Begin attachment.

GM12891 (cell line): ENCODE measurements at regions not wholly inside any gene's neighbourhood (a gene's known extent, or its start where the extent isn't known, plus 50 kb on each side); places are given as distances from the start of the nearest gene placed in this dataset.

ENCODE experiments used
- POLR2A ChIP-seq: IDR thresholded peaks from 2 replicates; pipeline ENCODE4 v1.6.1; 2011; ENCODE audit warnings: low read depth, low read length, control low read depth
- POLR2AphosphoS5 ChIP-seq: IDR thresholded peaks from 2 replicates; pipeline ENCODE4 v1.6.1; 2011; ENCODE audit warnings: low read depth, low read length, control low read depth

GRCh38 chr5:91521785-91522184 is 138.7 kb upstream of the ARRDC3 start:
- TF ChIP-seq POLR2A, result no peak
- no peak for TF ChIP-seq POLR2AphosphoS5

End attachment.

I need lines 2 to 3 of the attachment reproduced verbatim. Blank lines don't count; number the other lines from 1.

ENCODE experiments used
- POLR2A ChIP-seq: IDR thresholded peaks from 2 replicates; pipeline ENCODE4 v1.6.1; 2011; ENCODE audit warnings: low read depth, low read length, control low read depth